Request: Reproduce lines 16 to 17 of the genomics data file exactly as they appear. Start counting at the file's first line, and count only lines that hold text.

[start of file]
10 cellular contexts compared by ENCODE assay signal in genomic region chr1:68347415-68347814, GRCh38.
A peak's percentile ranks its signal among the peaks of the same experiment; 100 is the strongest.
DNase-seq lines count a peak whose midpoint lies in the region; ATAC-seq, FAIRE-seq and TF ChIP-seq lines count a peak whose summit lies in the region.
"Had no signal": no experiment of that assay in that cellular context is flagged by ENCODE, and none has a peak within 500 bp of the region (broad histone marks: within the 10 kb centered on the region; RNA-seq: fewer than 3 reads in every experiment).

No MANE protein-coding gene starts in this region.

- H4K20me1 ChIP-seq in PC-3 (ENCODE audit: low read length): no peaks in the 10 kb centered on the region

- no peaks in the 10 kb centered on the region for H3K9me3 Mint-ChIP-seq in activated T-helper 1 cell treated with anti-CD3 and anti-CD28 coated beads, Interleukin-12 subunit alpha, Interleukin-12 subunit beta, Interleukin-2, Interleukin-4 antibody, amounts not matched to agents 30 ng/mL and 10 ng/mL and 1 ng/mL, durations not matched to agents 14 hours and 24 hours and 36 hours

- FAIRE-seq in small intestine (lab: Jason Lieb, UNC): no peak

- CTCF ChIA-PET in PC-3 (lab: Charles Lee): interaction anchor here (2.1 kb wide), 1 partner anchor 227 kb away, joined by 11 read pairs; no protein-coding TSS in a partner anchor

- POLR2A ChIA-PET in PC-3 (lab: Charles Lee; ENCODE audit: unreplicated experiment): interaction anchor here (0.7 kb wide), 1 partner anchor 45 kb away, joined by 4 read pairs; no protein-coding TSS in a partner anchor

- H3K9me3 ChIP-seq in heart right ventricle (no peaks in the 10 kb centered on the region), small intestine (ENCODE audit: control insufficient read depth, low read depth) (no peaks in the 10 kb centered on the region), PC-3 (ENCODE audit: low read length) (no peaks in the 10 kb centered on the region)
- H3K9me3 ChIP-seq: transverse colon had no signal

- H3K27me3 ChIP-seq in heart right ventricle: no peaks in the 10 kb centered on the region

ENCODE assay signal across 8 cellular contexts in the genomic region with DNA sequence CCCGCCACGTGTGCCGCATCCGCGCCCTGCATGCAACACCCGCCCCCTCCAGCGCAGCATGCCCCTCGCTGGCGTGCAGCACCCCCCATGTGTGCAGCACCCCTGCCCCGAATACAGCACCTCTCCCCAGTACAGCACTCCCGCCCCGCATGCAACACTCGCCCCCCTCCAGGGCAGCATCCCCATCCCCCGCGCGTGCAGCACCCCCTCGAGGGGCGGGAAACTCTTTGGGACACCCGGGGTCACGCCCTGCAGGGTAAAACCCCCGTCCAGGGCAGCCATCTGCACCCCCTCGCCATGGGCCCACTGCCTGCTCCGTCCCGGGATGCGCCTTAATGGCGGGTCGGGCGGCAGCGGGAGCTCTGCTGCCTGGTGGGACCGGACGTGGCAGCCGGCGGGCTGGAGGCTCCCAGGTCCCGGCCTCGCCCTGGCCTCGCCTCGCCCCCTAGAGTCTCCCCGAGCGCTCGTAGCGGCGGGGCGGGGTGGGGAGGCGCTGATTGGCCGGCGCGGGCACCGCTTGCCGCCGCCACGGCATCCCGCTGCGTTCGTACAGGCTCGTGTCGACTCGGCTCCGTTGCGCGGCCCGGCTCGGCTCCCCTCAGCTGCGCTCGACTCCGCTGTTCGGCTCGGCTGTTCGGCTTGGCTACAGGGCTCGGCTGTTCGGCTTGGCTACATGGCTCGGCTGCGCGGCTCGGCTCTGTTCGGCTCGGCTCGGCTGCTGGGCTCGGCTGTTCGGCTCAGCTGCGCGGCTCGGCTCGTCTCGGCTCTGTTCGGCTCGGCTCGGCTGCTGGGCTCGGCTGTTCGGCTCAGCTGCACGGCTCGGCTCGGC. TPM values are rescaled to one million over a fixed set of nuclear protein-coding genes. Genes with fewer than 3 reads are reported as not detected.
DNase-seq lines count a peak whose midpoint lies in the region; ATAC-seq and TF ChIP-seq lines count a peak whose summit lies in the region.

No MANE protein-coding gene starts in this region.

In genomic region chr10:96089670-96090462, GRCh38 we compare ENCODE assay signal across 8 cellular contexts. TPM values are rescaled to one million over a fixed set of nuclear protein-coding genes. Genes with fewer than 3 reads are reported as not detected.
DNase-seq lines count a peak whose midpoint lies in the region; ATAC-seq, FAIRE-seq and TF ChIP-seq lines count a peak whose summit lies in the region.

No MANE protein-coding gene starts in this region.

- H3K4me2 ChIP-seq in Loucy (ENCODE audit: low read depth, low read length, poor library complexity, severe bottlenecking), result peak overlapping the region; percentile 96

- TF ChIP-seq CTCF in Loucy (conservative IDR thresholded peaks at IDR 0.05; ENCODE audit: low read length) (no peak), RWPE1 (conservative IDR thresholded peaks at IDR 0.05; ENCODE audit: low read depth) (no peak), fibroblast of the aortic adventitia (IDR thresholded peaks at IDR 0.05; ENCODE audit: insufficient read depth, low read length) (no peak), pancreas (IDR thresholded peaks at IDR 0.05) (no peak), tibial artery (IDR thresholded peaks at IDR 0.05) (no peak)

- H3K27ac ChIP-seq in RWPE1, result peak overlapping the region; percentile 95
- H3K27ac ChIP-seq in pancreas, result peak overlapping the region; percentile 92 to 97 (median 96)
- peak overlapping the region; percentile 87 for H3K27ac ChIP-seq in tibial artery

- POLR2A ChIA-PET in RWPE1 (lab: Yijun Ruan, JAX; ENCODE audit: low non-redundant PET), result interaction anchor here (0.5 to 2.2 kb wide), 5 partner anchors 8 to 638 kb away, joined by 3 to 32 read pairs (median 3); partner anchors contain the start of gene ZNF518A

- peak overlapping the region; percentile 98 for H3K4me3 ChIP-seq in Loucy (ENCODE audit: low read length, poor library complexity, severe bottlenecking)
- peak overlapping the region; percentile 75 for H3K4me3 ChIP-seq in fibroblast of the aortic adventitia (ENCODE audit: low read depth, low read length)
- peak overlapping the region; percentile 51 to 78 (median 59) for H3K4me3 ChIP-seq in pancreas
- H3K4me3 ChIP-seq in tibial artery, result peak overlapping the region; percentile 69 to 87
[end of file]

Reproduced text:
No MANE protein-coding gene starts in this region.

In genomic region chr10:96089670-96090462, GRCh38 we compare ENCODE assay signal across 8 cellular contexts. TPM values are rescaled to one million over a fixed set of nuclear protein-coding genes. Genes with fewer than 3 reads are reported as not detected.